"Quanta...like spit in the dust of a baseball field" - Cody

September 25, 2003

Pomo Homo? Oh no...

I can't sleep tonight. This means I drank too much caffeine today. But more importantly, it means my imagination is a naked lady running through the streets singing, while her husband, my inner critic, has fallen asleep after too much wine.

In 2006, The Domain, Cody Sisco's first published novel, was hailed as a literary classic by his friend Sean Keane*. This interview represents the first comments the author has made about his renowned book.

SK: Your book is about animals. Extraordinary.

CS: It is extraordinary. In the true sense of the word. The animals talk. They are intelligent. And they are not always eating each other or pursuing their beastly urges, although there is some of that for the sake of veracity.

SK: It's a remarkable book. And it is quite timely considering the United States involvement in the African Regional War. How much does the idea of empire affect your writing?

CS: I'd say a tremendous amount, if I were writing instead of speaking, since I tend to sound vaguely British on the page. It affects my writing a lot. All along I knew a was writing an allegory that could be aptly compared to the Roman conquests two thousand years ago, the British colonialism two centuries ago, or the current global domination by the United States.

SK: Some people say that the main character, who is a rhinoceros--of all the creatures!-- and an heir to the ruling family, they say that he resembles our current President, G.W. Bush.

CS: (smiling mischievously) I've heard people make that comparison. It's true that both Tuffy and Bush Jr. came to power thanks to their families. That both engaged in substance abuse (although the rhinoceros did not do so voluntarily) and that afterwards they entered a period of recovery. Also, that the appearance of virility is important to both of them.

SK: The rhinoceros and the President?

CS: Yes.

SK: Just checking. What are your thoughts about the state of literature? Where is it going?

CS: That's a tough one. I think we are in a period of Literary Recovery. All that talk about postmodernism was coming out of a sense of disorientation, of weightlessness. I think writers now are trying to ground themselves. They are working from self-knowledge and core values. Self-consciousness is part of the whole, but it's no longer enough to carry a work through. There's got to be more to it.

SK: So if this interview were able to move past a postmodernist predicament, I wouldn't need to disclaim any resemblance to the real Sean Keane.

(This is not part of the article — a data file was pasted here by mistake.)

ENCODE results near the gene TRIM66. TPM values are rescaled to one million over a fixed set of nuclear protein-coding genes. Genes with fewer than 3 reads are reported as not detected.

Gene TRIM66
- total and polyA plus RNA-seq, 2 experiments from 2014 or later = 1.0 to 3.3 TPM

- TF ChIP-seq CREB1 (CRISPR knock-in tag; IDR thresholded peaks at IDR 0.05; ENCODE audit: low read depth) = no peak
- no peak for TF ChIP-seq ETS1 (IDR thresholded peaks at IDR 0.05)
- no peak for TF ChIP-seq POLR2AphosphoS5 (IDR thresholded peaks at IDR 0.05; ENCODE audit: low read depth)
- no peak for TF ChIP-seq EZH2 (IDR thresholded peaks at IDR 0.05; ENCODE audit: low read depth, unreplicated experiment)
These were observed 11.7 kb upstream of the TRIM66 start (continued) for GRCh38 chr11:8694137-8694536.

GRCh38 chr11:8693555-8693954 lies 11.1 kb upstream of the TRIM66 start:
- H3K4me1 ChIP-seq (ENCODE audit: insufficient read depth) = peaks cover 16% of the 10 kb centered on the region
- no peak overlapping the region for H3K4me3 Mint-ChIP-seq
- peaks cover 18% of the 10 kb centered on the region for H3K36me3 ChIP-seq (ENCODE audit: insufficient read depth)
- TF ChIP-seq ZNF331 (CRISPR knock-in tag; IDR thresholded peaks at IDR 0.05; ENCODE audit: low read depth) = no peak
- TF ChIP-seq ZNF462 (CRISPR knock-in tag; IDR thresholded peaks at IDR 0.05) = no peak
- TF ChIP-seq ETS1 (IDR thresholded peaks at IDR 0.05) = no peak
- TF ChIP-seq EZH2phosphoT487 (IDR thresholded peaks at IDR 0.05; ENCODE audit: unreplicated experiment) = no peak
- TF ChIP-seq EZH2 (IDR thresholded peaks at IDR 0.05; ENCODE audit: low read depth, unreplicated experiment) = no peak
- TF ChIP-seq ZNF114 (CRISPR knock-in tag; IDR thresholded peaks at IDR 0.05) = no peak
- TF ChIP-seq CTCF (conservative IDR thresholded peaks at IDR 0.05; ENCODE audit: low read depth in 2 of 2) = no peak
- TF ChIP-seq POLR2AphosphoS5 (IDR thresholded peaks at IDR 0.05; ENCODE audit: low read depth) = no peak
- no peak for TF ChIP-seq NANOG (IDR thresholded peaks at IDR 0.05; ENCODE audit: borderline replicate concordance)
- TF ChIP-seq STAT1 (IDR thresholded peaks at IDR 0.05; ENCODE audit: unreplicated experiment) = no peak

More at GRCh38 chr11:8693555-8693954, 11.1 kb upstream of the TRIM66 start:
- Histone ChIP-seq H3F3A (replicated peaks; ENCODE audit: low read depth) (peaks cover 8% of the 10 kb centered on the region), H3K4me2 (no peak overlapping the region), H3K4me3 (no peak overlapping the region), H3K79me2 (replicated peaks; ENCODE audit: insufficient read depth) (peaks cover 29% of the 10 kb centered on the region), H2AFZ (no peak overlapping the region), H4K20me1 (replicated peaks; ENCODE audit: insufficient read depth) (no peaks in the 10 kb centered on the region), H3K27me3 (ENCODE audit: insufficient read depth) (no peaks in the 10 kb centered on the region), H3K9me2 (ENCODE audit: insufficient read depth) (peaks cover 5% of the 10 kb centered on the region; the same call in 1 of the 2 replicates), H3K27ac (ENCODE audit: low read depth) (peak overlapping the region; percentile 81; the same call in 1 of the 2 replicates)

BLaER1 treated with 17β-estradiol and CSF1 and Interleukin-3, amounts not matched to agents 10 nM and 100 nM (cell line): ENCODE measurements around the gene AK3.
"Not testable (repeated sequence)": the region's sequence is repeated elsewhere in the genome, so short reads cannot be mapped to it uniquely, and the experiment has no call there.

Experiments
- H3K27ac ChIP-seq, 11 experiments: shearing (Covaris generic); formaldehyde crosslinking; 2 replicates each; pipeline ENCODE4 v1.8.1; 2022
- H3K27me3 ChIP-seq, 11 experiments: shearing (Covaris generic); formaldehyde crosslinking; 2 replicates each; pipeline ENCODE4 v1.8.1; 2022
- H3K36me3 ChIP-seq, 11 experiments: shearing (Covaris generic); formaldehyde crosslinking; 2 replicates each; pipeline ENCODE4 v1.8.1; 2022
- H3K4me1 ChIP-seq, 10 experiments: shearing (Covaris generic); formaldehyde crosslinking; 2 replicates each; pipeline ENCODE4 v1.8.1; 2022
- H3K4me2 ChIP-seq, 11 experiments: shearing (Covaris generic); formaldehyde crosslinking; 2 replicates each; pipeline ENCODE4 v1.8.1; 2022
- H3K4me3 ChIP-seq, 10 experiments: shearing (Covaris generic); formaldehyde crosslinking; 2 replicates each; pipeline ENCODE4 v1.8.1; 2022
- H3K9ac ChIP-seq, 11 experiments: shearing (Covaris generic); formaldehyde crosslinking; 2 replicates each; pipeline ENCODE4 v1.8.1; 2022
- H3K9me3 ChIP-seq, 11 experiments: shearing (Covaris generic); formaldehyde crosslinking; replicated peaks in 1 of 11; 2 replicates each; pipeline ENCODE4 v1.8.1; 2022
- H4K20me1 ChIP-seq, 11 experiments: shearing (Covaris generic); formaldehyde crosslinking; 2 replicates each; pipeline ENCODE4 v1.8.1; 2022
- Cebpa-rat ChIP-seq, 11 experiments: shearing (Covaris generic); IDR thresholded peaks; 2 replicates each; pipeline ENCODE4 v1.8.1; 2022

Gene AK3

CS: No. It wouldn't matter. Besides it's just not very interesting for the reader.

SK: When does your book--a fascinating tall tale full of animals and--What?

CS: Metaphysical explorations and political commentary.

SK: A fascinating tall tale full of animals, metaphysical explorations, and political commentary. It becomes available...Well, I guess that would be when you finish it, right?

CS: Are we back in 2003 now? Okay. Yes. It's only half finished, and the ending is going to be a bit tricky. But once it's complete, I'm sure it will be available at least one place on the Internet.

SK: Well it was great having you here.

CS: No. That's my line. It was great have you here.

SK: Well, thank you.

CS: One more thing: when you post comments, it could get a bit tricky.

SK: Is the tape still on?

CS: Oh damn!--

* Note: Sean Keane, as he appears in this blog entry, is not the real Sean Keane. He is a character created without permission or license. He is simply a character based on a real person, written as the writer thinks a character based on the person should be written. The character, much like the real person, knows literature, and is therefore the perfect character to conduct the imagined interview.

P.S. I'm going to try to sleep again. If I can't sleep, then I'll be back to write a letter to Dan Small for all the world to read. In that case, I'll probably take out this postscript, which means...

Posted by cbsisco at September 25, 2003 01:32 AM

Man, that blew my mind...

Posted by: Kristina at September 25, 2003 01:09 PM

But did it blow your head off?

Posted by: cody at September 25, 2003 01:50 PM

Thanks for having me there.

I agree that literature is likely to move away from a lot of the current, ever-present post-modernist stuff. It's just such an easy device a lot of the time, and I think, as you said, fairly uninteresting for readers. Eventually, people are going to get sick of reading stories about writers and their anxieties about writing. If there's a larger point to be made, or some kind of greater literary or social perspective, that can be interesting (Paul Auster's "City of Glass"). Too often, it seems like pomo is a crutch for not having a story, or being able to figure out an ending (Kaufman and Jonze's "Adaptation").

Posted by: sean at September 25, 2003 02:31 PM

what sean said, i mean the last thing sean said. and also the first thing sean said. extraordinary. when are you moving here?

Posted by: didofoot at September 29, 2003 01:29 PM